STEELVILLE, Mo. – One place you might want to think about for your summertime family trip is a stop at the “Floating Capital of the World” – Steeleville, Missouri.

An oasis awaits you less than two hours from St. Louis.

Bass’ River Resort is one of many hot spots for cooling down thanks to its interconnecting streams.

“We have three streams: the Huzzah, the Courtois, and the Meramec,” said Julie Bass, owner of Bass’ River Resort. “The Huzzah and Courtois are smaller streams, clear streams that you can see right to the bottom of them. So they’re very clear, and clean, very pretty.”

With mostly shallow waters, only reaching 6 to 8 feet deep in some places, visitors have the ability to float or paddle along stretches of the stream that range from 6 to 13 miles long.

“People just enjoy wading and bringing their strong kids to the streams. Just hanging out by the river. It’s very enjoyable,” Bass said. “It’s just a soothing feeling to stick your feet in the river on 90-degree days.”

Steelville’s floating resorts were a popular destination during the pandemic.

“When you’re out there floating you’re not close by to somebody so floating by in the stream. Very peaceful, very peaceful,” Bass said.

Weather plays a big part in the ability to float. These smaller streams can be easily impacted by heavy rain but Bass says that by the time people in St. Louis see impacts from flooding their streams are usually already down by that time.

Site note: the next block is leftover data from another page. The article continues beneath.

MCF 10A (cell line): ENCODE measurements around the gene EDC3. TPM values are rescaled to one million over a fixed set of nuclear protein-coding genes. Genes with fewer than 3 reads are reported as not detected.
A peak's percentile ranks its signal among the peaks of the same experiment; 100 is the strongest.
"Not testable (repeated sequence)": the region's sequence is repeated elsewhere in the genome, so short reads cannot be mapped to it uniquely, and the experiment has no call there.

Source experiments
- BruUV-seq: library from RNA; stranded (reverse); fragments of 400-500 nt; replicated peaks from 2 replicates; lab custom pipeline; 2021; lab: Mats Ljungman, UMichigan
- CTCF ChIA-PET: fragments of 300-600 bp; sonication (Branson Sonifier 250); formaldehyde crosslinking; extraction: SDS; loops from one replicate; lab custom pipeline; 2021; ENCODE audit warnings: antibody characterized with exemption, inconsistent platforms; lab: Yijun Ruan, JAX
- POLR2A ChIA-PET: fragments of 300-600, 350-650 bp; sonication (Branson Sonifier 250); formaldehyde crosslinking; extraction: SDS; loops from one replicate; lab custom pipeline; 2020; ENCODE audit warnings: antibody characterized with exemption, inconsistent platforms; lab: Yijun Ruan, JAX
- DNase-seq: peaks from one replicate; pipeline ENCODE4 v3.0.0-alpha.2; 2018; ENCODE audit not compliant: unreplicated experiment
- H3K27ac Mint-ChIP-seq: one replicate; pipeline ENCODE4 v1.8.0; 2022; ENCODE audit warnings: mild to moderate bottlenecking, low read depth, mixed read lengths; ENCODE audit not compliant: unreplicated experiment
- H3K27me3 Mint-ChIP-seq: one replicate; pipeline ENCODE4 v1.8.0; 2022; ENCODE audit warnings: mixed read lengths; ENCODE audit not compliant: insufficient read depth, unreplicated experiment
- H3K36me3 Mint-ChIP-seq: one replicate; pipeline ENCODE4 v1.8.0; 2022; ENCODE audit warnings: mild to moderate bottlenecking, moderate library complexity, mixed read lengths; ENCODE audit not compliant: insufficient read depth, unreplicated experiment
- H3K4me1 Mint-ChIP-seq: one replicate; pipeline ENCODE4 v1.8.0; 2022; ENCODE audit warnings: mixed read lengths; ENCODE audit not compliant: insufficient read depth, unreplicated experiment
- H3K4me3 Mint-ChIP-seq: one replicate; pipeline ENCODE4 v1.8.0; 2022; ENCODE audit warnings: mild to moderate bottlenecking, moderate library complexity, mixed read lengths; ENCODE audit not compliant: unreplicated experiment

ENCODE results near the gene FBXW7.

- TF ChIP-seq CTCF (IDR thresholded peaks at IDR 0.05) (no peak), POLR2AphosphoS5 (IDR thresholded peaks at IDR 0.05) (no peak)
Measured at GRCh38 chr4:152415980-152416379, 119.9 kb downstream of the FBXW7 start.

“Within 24 to 48 hours our streams are usually down by that time so we’re able to float usually,” she said. “Our waters come up very quickly and then they go down very quickly so we’re very fortunate in that respect.”

Not only do the area resorts watch out for visitors’ safety those who are first responders also play a role in keeping the public aware.

“In 2020, we had an increase in water rescues and drownings. We had a couple dozen water rescues, which could be from an overturned boat to floaters needing some help. We had two drownings in 2020. Last summer, we didn’t have any; which is great,” said Major Adam Carnal, Crawford County Sheriff’s Office.

Carnal says the most important things are life jackets, especially for the children and adults who aren’t strong swimmers. Be responsible and stay hydrated.

“We get several EMS calls out to various outfitters throughout the summer for dehydration or overindulgence,” Carnal said. “So we go out there with EMS quite a bit for those types of calls. And we get I’d say at least 100 of those calls for medical services out there over the summers.”

When planning a float trip just be aware of the weather forecast so that you can relax and enjoy the scenery around you.